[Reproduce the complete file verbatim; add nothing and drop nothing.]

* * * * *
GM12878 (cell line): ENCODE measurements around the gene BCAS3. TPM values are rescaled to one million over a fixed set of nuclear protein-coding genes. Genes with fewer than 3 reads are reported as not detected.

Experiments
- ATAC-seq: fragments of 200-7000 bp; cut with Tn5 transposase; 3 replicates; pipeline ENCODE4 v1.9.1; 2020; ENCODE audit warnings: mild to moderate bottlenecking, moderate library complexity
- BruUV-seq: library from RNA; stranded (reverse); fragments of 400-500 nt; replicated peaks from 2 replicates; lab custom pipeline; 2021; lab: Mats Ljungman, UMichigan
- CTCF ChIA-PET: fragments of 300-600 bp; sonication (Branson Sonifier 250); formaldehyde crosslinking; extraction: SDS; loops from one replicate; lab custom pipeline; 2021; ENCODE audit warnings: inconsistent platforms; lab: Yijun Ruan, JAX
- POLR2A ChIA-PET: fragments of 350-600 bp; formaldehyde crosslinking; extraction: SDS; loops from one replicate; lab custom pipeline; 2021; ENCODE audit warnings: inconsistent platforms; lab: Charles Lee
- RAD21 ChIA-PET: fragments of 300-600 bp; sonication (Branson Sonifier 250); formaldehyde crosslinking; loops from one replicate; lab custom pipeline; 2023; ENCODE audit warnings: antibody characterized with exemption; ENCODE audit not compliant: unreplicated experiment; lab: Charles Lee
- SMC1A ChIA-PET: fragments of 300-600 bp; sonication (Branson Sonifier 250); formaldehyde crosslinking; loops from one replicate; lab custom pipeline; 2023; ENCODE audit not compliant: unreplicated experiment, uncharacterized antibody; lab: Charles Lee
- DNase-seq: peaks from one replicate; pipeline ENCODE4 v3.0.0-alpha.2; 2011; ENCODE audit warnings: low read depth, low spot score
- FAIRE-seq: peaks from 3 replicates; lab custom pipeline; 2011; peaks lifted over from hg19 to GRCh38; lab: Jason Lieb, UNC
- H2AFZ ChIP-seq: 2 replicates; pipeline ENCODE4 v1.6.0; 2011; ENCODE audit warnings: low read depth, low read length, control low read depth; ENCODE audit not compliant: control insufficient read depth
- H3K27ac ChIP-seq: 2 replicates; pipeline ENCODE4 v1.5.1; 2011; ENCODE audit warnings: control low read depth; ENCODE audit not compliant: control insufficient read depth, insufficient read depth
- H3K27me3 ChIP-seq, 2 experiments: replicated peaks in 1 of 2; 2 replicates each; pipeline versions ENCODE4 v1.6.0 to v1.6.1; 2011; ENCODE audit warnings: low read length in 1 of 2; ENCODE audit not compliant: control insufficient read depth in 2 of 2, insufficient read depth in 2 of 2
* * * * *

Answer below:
GM12878 (cell line): ENCODE measurements around the gene BCAS3. TPM values are rescaled to one million over a fixed set of nuclear protein-coding genes. Genes with fewer than 3 reads are reported as not detected.

Experiments
- ATAC-seq: fragments of 200-7000 bp; cut with Tn5 transposase; 3 replicates; pipeline ENCODE4 v1.9.1; 2020; ENCODE audit warnings: mild to moderate bottlenecking, moderate library complexity
- BruUV-seq: library from RNA; stranded (reverse); fragments of 400-500 nt; replicated peaks from 2 replicates; lab custom pipeline; 2021; lab: Mats Ljungman, UMichigan
- CTCF ChIA-PET: fragments of 300-600 bp; sonication (Branson Sonifier 250); formaldehyde crosslinking; extraction: SDS; loops from one replicate; lab custom pipeline; 2021; ENCODE audit warnings: inconsistent platforms; lab: Yijun Ruan, JAX
- POLR2A ChIA-PET: fragments of 350-600 bp; formaldehyde crosslinking; extraction: SDS; loops from one replicate; lab custom pipeline; 2021; ENCODE audit warnings: inconsistent platforms; lab: Charles Lee
- RAD21 ChIA-PET: fragments of 300-600 bp; sonication (Branson Sonifier 250); formaldehyde crosslinking; loops from one replicate; lab custom pipeline; 2023; ENCODE audit warnings: antibody characterized with exemption; ENCODE audit not compliant: unreplicated experiment; lab: Charles Lee
- SMC1A ChIA-PET: fragments of 300-600 bp; sonication (Branson Sonifier 250); formaldehyde crosslinking; loops from one replicate; lab custom pipeline; 2023; ENCODE audit not compliant: unreplicated experiment, uncharacterized antibody; lab: Charles Lee
- DNase-seq: peaks from one replicate; pipeline ENCODE4 v3.0.0-alpha.2; 2011; ENCODE audit warnings: low read depth, low spot score
- FAIRE-seq: peaks from 3 replicates; lab custom pipeline; 2011; peaks lifted over from hg19 to GRCh38; lab: Jason Lieb, UNC
- H2AFZ ChIP-seq: 2 replicates; pipeline ENCODE4 v1.6.0; 2011; ENCODE audit warnings: low read depth, low read length, control low read depth; ENCODE audit not compliant: control insufficient read depth
- H3K27ac ChIP-seq: 2 replicates; pipeline ENCODE4 v1.5.1; 2011; ENCODE audit warnings: control low read depth; ENCODE audit not compliant: control insufficient read depth, insufficient read depth
- H3K27me3 ChIP-seq, 2 experiments: replicated peaks in 1 of 2; 2 replicates each; pipeline versions ENCODE4 v1.6.0 to v1.6.1; 2011; ENCODE audit warnings: low read length in 1 of 2; ENCODE audit not compliant: control insufficient read depth in 2 of 2, insufficient read depth in 2 of 2